By now, you’ve probably heard about social proof. But if you’re a little unsure about what it looks like, or how to leverage it within your marketing, we’re here to fill you in!
As a reminder, social proof is a phenomenon in which a person’s actions are influenced by the actions of others – they see someone try an electric toothbrush they’ve been eyeing and decide it’s time they bought one too. (Here’s everything you need to know about social proof in more detail and why it’s critical for your brand in 2022.)
To really understand social proof, we think it helps to see examples. So, without further ado, here are 7 social proof examples and why they work!
1. Amazon - The pioneer of online shopping does a really good job at weaving social proof throughout its website in the form of reviews. On each product page, customers have the option to leave a review, a star rating and even video or images to enhance their feedback. Amazon then prominently displays them on product pages, and even allows visitors to filter their product searches by star-ranking, making it easy for them to shop by the highest-rated products.
Reviews have been shown to have an impact on sales. In fact, positive reviews increase sales by 20% on websites that build them into the shopping experience.
Here's a snapshot of the review section on Amazon’s product pages.
Immediately, visitors can see images of the product, keywords that appear in several reviews, and star ratings broken down by percent.
In doing so, Amazon provides their customers the information and first-hand consumer experiences they need to make good purchase decisions – which is what social proof is all about.2. Nutraflow -Nutraflow provides an example of how reviews can be used throughout the online experience. The supplement brand includes customer reviews on their Instagram posts and stories, and also displays their top customer reviews on their homepage.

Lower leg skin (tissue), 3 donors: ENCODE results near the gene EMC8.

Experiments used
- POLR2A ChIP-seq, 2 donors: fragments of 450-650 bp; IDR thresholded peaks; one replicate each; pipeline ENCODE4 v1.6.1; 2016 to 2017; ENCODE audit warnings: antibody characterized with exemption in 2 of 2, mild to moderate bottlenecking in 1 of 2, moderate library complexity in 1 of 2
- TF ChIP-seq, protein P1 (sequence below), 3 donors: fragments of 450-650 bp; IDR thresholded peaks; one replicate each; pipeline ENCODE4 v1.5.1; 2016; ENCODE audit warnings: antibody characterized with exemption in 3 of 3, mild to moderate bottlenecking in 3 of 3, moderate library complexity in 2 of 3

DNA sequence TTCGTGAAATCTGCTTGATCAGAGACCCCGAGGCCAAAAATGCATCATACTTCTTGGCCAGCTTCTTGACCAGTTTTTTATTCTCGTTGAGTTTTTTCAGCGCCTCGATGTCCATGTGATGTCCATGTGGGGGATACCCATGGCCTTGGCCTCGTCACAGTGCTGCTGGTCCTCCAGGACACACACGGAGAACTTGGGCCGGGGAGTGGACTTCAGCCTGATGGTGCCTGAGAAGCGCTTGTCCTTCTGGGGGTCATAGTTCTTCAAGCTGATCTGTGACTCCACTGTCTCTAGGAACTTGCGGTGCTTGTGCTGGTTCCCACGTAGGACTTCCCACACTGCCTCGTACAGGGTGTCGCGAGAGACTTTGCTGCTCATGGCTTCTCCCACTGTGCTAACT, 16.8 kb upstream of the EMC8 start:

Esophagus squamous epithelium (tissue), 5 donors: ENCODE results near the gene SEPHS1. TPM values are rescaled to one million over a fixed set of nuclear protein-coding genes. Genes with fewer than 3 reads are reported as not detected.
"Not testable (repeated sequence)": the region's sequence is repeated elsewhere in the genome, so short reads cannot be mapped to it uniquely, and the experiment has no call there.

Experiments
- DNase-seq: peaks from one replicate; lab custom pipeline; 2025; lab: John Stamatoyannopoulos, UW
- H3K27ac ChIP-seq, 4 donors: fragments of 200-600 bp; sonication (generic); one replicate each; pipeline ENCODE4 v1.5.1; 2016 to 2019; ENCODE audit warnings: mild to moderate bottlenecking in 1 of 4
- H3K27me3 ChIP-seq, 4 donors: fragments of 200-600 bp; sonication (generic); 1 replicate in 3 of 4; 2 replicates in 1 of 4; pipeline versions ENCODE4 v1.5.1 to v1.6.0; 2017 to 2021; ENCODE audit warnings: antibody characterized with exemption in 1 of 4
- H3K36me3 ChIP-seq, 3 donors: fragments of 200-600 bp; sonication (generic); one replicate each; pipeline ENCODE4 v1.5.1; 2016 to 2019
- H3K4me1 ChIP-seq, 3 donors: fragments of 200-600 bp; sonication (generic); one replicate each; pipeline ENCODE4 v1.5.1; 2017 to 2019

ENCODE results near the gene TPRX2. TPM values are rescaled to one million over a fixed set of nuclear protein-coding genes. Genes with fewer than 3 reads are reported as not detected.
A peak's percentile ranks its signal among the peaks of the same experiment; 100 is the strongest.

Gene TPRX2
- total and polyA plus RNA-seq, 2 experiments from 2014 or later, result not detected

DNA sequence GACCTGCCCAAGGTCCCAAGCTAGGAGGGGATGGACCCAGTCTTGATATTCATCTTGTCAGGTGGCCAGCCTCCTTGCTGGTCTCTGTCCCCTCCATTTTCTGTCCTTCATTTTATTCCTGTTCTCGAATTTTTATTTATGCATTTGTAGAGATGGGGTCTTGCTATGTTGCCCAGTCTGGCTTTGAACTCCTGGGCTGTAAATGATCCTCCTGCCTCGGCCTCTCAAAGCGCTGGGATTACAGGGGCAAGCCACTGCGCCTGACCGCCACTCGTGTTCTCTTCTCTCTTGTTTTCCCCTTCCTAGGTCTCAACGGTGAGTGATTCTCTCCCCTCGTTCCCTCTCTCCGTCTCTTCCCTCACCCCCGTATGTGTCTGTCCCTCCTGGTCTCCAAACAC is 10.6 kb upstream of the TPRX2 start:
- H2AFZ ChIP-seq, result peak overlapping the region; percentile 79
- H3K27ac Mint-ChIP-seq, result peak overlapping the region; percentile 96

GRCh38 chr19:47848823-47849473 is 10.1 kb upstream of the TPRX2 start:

By incorporating reviews into their website as well as on social media, Nutraflow can increase the number of touch points consumers have with this type of social proof. They may see the brand first on social media in the form of a review post, and then click through to their website where they find even more reviews. Stringing this form of social proof throughout the buyer’s journey is a great way to increase marketing effectiveness and even sales.
Credentials & Awards
3. Tersano - Highlighting credentials and awards is another way of demonstrating that your brand or products have been tried, tested and enjoyed by others. Tersano infuses this type of social proof throughout its website, from it’s homepage to product pages and more.
The sustainable cleaning brand even has an entire tab on their website called “proof” where they display their certifications as well as several pdf documents about their ingredients and how they effectively fight viruses.
In addition to their certifications and studies, they display well-known companies who use their products, along with the press mentions they've received, and more. All of this together really backs up the fact that their brand and products are used by and trusted by a large number of organizations and people.
This form of social proof is particularly helpful for their products because it backs up their claims, provides peace of mind and allows consumers to easily do their own reading before making a purchase. Seeing so many third-parties giving their stamp of approval is bound to instill purchase confidence.